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Could we speak Neanderthal?
Posted: 01 July 2014 07:39 AM   [ Ignore ]   [ # 16 ]
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That “hyoid bone” thing is way more complicated than I thought… funny how that works.

So, as they used to ask: What’s the moral of this story?

While they were exchanging some genes here and there, pillow talk was inevitable?

The supposition is that it may have facilitated more inter species dating than was previously suspected, at least in Europe and the Middle East which is why BTW Neanderthal influenced genes show up in those of us with European ancestry. Hmm, I wonder what ever happened to 23 and Me?

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Posted: 01 July 2014 03:41 PM   [ Ignore ]   [ # 17 ]
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not much I guess.

http://en.wikipedia.org/wiki/23andMe

FDA[edit]
According to Anne Wojcicki, 23andMe has been in dialogue with the FDA since 2008.[22] In 2010 the FDA notified several genetic testing companies, including 23andMe, that their genetic tests are considered medical devices and federal approval is required to market them.[13][26] 23andMe first submitted applications for FDA clearance in July and September 2012.[27]

On November 22, 2013, after not hearing from 23andMe for six months, the FDA ordered 23andMe to stop marketing its Saliva Collection Kit and Personal Genome Service (PGS) as 23andMe had not demonstrated that they have “analytically or clinically validated the PGS for its intended uses” and the “FDA is concerned about the public health consequences of inaccurate results from the PGS device”.[27][28][29]

As of December 2, 2013, 23andMe has stopped all advertisements for its PGS test but is still selling the product.[30][31] As of December 5, 2013, 23andMe is only selling raw genetic data and ancestry-related results.[32][33][34] ...

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Posted: 01 July 2014 03:59 PM   [ Ignore ]   [ # 18 ]
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That’s too bad. I really wanted to participate in the project.


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Posted: 03 July 2014 10:37 PM   [ Ignore ]   [ # 19 ]
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Check it out, hot off the press:

Nepalese Sherpas inherited ability to thrive in high altitudes from extinct humans
Meredith Knight | July 3, 2014 | Genetic Literacy Project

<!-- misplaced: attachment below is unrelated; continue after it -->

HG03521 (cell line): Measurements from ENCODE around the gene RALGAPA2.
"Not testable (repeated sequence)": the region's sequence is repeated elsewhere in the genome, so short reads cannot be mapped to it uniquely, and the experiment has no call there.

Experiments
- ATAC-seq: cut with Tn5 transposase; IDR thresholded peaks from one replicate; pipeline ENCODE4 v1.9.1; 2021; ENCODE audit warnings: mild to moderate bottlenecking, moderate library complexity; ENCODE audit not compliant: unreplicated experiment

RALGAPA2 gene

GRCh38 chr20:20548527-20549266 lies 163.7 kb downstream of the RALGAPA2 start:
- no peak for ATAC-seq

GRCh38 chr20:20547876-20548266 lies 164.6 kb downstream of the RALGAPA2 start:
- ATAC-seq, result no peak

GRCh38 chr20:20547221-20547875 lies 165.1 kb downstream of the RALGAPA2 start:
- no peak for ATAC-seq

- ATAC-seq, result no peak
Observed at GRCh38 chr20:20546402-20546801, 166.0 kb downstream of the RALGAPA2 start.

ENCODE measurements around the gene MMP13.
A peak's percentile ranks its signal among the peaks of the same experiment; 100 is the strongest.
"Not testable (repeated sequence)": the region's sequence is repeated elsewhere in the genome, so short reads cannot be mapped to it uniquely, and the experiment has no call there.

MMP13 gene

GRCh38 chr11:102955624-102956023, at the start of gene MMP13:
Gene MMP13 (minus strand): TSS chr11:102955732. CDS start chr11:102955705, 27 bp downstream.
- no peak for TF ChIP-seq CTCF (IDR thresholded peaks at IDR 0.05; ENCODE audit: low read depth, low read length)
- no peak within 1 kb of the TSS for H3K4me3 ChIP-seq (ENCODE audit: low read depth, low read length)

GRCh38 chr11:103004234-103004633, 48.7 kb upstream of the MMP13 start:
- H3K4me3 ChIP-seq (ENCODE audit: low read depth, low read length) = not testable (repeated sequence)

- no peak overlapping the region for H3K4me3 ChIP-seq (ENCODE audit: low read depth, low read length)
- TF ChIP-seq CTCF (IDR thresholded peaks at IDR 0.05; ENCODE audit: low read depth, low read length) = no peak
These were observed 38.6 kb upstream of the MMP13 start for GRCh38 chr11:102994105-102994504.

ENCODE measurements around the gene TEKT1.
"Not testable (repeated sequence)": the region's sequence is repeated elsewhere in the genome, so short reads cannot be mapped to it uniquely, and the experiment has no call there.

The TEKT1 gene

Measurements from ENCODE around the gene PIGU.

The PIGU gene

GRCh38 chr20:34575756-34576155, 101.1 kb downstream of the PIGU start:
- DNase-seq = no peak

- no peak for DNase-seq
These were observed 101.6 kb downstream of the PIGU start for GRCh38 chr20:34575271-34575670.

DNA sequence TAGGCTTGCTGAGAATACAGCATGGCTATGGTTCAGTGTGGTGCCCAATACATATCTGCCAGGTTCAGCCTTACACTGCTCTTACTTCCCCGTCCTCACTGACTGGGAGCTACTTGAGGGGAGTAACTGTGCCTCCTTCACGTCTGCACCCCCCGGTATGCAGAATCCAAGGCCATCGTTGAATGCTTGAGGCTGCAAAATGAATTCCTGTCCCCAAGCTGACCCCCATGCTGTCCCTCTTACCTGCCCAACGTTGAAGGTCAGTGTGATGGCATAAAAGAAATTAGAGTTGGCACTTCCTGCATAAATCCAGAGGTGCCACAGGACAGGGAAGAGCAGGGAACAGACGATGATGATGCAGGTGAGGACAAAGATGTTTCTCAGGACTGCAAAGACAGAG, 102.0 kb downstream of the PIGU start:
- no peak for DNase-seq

[snip]
On their way out of African homo sapiens likely bred with Denisovans somewhere in central Asia where some of the progeny picked up the EPAS1 mutation. For those homo sapiens that migrated to high altitudes, the gene variant was advantageous, so it spread quickly through the population and just kept going. “What we’re learning from ancient genomes is that while each of them may have contributed only a little to our ancestry, those genetic streams were full of tiny golden nuggets of useful genes,” anthropologist John Hawks told Yong.

There is precedent for this kind of interspecies breeding in hominids with direct, beneficial genetic effect, Catherine Brahic points out:

Humans interbred with Neanderthals soon after moving out of Africa, when we were ill-equipped to cope with Eurasian diseases. However Neanderthals had been hanging out in Europe and Asia for much longer, so their immune systems had adapted. There is evidence that humans snagged some of the Neanderthals’ immunity genes when the two mated, perhaps helping us to spread across the planet.
[snip]

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Posted: 04 July 2014 08:10 AM   [ Ignore ]   [ # 20 ]
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I read about the Sherpas in the pop news recently. They were more concerned with how the Sherpas could withstand the altitudes though. Yea, it seems that we inherited a number of characteristics from our cousins e.g. Lighter skin. Hawks mentions Paabo’s book in one of his blogs. I’m only a little way into it (Neanderthal Man: In Search of Lost Genomes ) and he discusses the topic in detail, especially referring to the divergence, but not by much of our immediate ancestors and Neanderthal. Good stuff CC. Get the book if you want. I found a hard copy at Barnes and Noble.


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